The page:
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Published: 6/16/2013 - Updated: 10 months ago

SHORT AND SWEET

Holland Strawberry Festival a special treat for generations

BY ARIELLE STAMBLER
BLADE STAFF WRITER
Jason Obregon makes strawberry shortcake during the 75th annual Holland Strawberry Festival at the Community Homecoming Park. Most of the fund-raiser’s proceeds go to a children’s charity. Jason Obregon makes strawberry shortcake during the 75th annual Holland Strawberry Festival at the Community Homecoming Park. Most of the fund-raiser’s proceeds go to a children’s charity.
THE BLADE/AMY E. VOIGT Enlarge | Buy This Photo

An old strawberry farm in Holland was alive with activity Saturday, as it neared the end of its 75th annual Strawberry Festival.

Carnival rides zoomed past toddlers holding the hands of their grandparents, 5- and 6-year-old beauty pageant queens paraded around in dresses and bows.

PHOTO GALLERY: Click here to view.

But most people come for the goodies: lots and lots of strawberry-themed desserts.

“The kids come for the rides; I come for the [strawberry] pie,” said Dawn Davis of Toledo, who was there Saturday with her daughter, Malaikah Davis, 11, and her niece, McKenzie McCorvey, 12.

The festival at 7807 Angola Rd. began Wednesday afternoon and ends at 10 p.m. today. It is organized by the Community Homecoming Corporation, a nonprofit organization that sponsors events in Holland and Springfield Township.

The corporation bought the strawberry farm on Angola Road 40 years ago, and turned the festival — first held by local strawberry farmers in 1938 — into a fund-raising event. Most of the proceeds go to Christmas for the Needy, a charity that last year provided presents to 27 children from local, low-income families.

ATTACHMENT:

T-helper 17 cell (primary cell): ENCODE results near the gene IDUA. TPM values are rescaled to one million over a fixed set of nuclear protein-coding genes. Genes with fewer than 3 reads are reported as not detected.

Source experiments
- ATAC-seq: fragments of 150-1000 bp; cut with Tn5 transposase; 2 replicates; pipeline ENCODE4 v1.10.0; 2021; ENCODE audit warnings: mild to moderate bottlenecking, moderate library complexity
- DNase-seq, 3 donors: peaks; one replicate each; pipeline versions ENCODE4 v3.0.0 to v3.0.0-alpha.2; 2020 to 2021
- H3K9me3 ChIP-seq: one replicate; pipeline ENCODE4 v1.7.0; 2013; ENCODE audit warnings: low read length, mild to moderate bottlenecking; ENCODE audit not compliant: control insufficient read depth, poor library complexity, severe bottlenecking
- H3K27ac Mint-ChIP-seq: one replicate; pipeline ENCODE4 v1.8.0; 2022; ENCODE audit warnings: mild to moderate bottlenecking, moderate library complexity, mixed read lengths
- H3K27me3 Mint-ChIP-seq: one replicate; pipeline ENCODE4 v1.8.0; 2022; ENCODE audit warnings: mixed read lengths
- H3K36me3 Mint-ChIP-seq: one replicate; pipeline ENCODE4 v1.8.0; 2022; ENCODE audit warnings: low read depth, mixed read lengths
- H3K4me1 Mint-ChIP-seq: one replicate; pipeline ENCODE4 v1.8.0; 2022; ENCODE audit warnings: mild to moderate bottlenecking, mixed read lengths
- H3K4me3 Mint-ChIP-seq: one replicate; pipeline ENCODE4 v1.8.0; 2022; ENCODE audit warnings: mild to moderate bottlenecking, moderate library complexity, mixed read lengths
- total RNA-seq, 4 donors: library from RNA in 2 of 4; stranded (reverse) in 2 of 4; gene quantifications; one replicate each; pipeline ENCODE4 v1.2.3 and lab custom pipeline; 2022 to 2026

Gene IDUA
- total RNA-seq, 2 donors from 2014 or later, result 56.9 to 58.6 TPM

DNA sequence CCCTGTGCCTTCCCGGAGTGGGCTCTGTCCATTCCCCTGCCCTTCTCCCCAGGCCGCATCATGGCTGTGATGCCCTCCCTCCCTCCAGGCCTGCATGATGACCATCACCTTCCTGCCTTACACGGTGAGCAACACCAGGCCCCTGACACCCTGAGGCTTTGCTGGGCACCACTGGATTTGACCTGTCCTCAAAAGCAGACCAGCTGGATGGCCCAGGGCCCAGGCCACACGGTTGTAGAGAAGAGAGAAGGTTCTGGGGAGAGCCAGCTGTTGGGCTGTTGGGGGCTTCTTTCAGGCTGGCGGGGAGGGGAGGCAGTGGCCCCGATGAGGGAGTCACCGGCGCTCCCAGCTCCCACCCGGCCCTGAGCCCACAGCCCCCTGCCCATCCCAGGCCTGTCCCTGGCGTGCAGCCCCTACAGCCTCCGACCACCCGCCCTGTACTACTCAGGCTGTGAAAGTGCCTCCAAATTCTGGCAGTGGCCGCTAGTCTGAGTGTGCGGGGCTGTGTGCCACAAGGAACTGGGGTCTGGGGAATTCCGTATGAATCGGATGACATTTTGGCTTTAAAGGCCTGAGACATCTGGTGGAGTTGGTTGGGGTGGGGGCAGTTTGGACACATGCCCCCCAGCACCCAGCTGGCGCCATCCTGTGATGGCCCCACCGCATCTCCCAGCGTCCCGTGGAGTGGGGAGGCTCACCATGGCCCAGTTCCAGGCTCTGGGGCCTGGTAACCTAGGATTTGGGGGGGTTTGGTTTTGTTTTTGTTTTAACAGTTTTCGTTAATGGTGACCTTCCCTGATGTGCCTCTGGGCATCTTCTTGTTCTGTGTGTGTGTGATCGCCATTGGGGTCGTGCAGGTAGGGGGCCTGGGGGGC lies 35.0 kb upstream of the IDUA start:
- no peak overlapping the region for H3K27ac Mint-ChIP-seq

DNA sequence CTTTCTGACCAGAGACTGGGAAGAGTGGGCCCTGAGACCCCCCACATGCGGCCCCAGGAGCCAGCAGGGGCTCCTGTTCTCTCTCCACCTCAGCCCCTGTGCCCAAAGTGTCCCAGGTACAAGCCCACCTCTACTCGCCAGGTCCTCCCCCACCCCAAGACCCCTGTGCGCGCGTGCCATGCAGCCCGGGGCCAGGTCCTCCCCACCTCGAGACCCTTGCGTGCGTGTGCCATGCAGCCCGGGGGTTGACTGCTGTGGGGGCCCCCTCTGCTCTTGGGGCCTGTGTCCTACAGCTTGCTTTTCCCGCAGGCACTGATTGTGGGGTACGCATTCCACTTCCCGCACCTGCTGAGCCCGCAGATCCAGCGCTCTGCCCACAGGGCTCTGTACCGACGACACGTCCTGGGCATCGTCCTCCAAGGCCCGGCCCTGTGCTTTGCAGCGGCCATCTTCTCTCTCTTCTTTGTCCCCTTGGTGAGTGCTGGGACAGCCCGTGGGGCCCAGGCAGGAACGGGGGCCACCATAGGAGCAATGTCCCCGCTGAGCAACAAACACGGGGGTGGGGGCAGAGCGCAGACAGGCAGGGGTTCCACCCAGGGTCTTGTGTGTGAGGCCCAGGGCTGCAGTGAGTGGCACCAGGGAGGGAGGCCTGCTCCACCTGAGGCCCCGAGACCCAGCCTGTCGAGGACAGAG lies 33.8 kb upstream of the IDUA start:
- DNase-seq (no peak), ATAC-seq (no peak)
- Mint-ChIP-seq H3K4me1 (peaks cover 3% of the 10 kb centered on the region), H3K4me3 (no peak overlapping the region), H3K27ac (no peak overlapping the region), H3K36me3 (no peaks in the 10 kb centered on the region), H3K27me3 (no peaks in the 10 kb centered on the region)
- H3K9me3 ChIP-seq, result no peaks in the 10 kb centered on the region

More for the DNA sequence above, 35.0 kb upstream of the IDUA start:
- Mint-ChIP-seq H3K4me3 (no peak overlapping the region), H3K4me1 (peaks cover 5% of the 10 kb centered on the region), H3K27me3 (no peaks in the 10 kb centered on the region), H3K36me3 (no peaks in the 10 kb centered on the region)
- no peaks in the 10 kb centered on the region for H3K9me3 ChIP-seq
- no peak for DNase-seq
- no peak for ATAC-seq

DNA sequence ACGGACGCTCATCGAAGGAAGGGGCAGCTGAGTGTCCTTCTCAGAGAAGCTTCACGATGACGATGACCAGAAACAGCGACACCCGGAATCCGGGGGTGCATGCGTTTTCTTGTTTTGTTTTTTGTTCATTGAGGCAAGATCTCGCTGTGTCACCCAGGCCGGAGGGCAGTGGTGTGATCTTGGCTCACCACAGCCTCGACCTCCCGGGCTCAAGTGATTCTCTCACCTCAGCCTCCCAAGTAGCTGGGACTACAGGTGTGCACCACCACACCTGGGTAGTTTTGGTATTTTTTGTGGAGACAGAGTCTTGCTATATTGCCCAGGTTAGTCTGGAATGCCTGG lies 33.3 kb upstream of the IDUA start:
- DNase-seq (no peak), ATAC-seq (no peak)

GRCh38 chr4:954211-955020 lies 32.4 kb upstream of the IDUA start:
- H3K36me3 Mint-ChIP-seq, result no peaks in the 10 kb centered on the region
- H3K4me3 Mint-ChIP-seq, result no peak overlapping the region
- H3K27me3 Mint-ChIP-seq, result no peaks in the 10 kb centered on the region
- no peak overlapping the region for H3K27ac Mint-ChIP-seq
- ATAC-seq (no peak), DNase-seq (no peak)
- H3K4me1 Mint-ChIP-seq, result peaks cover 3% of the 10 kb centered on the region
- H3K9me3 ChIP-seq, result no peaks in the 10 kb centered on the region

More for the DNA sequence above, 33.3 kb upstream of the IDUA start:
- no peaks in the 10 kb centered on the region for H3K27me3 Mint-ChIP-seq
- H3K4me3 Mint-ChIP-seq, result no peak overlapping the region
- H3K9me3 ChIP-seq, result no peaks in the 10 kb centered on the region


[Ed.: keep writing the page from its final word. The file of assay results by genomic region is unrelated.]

Gary Leasure, organization president, said that in past years, the festival has raised between $30,000 and $35,000, and he hopes to bring in the same amount this year, even though Wednesday night’s storm decreased overall attendance slightly.

Between 200 and 300 people roamed the festival grounds Saturday afternoon. In addition to the rides and strawberry fare, about 45 vendors sold light-up signs, jewelry, Tupperware, funnel cakes, and corn dogs from rows of tents.

Sheryl Gueli, 62, of Holland said she has been coming to the festival for about 30 years. She raised her children on it and now brings her grandchildren.

“It’s one of those things where you ask the grandkids, ‘Do you want to go to the festival? Then clean your room,’ ” she said, adding that it works every time.

Ms. Gueli recommends the strawberry shortcake.

Well, almost everyone recommends the strawberry shortcake.

It usually outsells the other desserts offered, which include strawberry ice cream, strawberry milkshakes, and strawberry pies.

“I think it’s the way the volunteers mash the strawberries, Mr. Leasure said. Strawberry cheesecake was added to the menu this year to celebrate the 75th anniversary.

The festival always ends on a high note — a parade in honor of Father’s Day. At 1 p.m. today, more than 75 floats will travel from Clarion Street to Angola Road where the festival takes place.

“A lot of people bring their fathers. It makes you feel good to see everyone connecting to each other,” Mr. Leasure said.

Contact Arielle Stambler at: astambler@theblade.com or 419-724-6050.



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